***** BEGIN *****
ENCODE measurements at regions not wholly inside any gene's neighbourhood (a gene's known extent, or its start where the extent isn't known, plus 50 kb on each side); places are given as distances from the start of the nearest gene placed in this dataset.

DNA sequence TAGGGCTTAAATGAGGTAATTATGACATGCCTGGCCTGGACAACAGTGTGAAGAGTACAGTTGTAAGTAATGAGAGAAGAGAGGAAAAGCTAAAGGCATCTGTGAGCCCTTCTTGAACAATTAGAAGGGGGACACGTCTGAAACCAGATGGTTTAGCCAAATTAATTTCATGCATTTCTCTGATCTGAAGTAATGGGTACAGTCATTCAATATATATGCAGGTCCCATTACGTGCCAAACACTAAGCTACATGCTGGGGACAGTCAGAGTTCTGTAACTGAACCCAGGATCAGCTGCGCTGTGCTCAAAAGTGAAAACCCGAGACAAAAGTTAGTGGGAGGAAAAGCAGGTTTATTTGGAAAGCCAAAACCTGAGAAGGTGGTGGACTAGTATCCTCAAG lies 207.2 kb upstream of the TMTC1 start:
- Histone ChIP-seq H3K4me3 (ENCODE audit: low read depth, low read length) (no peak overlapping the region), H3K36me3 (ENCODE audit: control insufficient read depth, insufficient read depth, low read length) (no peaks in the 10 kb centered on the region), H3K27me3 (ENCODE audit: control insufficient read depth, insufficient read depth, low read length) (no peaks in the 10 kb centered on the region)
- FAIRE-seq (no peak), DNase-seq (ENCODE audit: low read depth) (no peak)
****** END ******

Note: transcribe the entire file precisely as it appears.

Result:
ENCODE measurements at regions not wholly inside any gene's neighbourhood (a gene's known extent, or its start where the extent isn't known, plus 50 kb on each side); places are given as distances from the start of the nearest gene placed in this dataset.

DNA sequence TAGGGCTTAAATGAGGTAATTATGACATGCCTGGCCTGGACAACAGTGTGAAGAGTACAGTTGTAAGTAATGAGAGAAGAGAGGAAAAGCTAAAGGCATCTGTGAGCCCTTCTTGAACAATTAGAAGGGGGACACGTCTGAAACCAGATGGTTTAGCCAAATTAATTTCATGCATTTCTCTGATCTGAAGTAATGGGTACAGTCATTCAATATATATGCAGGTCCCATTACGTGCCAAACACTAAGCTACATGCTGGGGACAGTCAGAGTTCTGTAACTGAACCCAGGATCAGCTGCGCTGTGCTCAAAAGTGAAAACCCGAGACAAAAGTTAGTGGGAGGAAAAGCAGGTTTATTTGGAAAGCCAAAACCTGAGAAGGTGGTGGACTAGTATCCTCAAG lies 207.2 kb upstream of the TMTC1 start:
- Histone ChIP-seq H3K4me3 (ENCODE audit: low read depth, low read length) (no peak overlapping the region), H3K36me3 (ENCODE audit: control insufficient read depth, insufficient read depth, low read length) (no peaks in the 10 kb centered on the region), H3K27me3 (ENCODE audit: control insufficient read depth, insufficient read depth, low read length) (no peaks in the 10 kb centered on the region)
- FAIRE-seq (no peak), DNase-seq (ENCODE audit: low read depth) (no peak)